I don't have a huge need for clean, but I do need tidy living areas, and over the last few years I have trained the children to respect that. I use my teacher voice and expect shoes, clothes etc to be put away in bedrooms, if not actually away, at least where I can't see them. I think that me and our communal life deserve that much respect. I also expect help with dishes and cleaning, because again, shared spaces, communal living, respect, life skills!

It is very easy to fall into a space where we think of ourselves as victims, that we can do nothing to change our situation. But we are not doormats, our children need to know how to live like responsible individuals, and we need to take responsibility to let our partners know how we feel, which is not an easy thing to do. Here is an excellent article on communicating needs, which frankly, I could have used for the 23 years I was married, but now practice on my children instead!

I feel like I am being kind of bossy here, but my intention is huge support and encouragement. It is awful to feel miserable and guilty all the time, and it should not be your job to clean up after everyone in your family. Not fair, koala bear! I truly hope that your and your tribe can come up with a plan that strikes a balance between your needs and theirs. Everyone needs to live in a space where they can be calm and happy! All the very best, my dear xx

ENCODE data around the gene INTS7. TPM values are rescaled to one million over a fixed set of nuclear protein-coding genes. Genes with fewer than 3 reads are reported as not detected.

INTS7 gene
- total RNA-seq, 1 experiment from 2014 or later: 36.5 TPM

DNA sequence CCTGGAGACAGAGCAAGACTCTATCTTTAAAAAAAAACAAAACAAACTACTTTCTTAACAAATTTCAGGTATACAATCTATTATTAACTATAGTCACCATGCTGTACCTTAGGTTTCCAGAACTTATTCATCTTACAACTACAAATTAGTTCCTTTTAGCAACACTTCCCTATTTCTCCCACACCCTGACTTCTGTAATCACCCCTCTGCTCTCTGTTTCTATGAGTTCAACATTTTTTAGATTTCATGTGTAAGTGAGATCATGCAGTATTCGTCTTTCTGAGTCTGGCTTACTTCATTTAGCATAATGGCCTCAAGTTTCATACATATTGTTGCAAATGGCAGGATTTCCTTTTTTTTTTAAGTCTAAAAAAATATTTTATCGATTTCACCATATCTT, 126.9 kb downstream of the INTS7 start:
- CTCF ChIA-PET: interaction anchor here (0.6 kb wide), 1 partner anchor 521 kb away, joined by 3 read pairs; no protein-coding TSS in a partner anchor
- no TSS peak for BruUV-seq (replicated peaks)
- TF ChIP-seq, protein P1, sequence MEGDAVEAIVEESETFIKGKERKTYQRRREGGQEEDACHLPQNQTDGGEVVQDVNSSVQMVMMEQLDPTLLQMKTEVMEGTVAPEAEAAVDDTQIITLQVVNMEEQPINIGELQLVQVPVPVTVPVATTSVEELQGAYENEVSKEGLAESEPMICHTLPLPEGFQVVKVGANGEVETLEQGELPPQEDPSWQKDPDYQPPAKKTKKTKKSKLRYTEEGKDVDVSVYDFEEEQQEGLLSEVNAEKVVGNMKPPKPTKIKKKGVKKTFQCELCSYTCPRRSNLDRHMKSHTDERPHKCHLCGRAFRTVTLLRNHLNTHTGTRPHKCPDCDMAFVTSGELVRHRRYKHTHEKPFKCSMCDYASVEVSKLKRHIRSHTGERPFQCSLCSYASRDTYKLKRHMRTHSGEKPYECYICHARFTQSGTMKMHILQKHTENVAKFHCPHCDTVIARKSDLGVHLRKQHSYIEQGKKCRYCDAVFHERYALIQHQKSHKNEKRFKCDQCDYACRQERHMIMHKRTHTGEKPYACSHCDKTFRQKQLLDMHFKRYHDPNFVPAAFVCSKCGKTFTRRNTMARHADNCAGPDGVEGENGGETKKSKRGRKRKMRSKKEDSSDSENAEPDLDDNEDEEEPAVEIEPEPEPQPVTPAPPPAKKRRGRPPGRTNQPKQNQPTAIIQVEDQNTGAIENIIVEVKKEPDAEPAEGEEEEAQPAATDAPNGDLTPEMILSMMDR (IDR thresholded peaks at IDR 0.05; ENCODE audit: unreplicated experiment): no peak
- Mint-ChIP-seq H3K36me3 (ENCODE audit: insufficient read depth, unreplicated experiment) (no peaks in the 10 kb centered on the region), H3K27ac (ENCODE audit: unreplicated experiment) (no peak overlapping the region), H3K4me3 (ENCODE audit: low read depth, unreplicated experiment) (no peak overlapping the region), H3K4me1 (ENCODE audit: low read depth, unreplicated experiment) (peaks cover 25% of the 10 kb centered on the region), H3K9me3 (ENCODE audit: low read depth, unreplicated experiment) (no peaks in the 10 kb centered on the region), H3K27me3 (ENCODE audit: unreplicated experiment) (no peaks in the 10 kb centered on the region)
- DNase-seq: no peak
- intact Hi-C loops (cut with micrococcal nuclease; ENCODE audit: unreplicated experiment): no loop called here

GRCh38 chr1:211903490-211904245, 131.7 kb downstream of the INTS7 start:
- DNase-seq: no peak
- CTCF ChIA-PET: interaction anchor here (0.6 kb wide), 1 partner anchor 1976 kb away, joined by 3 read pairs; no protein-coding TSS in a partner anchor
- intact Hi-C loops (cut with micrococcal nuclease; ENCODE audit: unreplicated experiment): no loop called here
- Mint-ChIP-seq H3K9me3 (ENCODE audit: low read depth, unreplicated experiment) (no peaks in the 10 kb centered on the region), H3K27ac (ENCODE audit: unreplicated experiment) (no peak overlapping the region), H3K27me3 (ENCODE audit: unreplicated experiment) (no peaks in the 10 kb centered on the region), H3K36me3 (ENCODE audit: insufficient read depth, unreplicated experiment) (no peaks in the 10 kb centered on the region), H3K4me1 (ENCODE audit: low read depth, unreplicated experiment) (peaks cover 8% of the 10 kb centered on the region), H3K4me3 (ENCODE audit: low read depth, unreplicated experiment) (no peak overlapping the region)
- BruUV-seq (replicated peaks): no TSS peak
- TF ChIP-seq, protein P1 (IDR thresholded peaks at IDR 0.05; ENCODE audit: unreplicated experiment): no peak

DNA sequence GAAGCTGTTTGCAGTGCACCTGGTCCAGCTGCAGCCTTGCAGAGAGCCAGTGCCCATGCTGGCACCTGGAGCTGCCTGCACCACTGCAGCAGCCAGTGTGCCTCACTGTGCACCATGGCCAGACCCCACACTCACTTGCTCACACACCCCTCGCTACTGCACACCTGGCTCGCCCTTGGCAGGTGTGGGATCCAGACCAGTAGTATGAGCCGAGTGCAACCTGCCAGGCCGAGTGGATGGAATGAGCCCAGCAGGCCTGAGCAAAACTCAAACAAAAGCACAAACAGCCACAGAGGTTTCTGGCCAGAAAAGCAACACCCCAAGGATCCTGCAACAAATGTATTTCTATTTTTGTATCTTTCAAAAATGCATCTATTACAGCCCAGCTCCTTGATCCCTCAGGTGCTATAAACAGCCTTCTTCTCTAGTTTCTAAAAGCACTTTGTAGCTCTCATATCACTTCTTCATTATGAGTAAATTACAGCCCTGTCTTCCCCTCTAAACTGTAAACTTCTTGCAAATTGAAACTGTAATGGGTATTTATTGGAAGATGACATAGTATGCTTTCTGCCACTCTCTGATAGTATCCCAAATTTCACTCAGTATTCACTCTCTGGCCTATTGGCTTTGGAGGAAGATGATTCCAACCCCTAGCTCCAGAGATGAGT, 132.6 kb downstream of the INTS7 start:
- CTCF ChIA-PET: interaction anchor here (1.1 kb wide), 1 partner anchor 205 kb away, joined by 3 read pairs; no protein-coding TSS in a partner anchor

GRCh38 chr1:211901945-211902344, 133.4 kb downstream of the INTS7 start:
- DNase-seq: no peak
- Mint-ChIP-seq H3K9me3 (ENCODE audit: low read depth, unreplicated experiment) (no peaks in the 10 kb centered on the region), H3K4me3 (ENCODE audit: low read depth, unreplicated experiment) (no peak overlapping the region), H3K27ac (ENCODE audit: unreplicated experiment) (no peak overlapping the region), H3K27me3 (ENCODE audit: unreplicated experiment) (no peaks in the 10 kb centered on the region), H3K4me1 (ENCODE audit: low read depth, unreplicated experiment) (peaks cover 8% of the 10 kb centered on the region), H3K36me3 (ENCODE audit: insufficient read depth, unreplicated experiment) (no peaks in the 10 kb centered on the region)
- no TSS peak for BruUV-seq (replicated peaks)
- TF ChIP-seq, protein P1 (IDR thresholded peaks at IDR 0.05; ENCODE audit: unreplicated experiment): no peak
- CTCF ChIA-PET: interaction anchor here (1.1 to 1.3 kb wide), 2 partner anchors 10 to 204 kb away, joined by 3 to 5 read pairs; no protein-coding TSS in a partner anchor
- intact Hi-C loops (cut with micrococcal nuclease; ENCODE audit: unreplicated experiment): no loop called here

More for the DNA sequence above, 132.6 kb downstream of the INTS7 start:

Pam in Virginia said…
Hi, Jo!

Thanks! I needed this! You are such a tonic.

simplelife said…
Thank you for your response to my comment Jo. I didn't read it as bossy, but as a wise piece of advice from a sister. You are so right about the keep everyone happy school of thought. Interestingly I worked in childcare before having my own children and most of my time was with 2 yr olds, they were so competent and capable.
cheers Kate
Jo said…
Pam, thanks:) Although opinion is divided here between tonic.. and pill. Right now Posy is leaning towards pill..

Kate, it is extraordinary what even little children are capable of when not enabled to be dependent. You know when sometimes you give advice and then realise it is really yourself you are talking to? I realised this afternoon that my youngest daughter is ruling the roost in this house, so I braved up and told her it had to stop and that she needs to pull her weight like the rest of us. I am not a popular mummy this evening..
simplelife said…
Glad i could help you Jo. Unpopular mum is an uncomfy place to be, this too shall pass.
simplelife said…
Glad i could help you Jo. Unpopular mum is an uncomfy place to be, this too shall pass.
Anonymous said…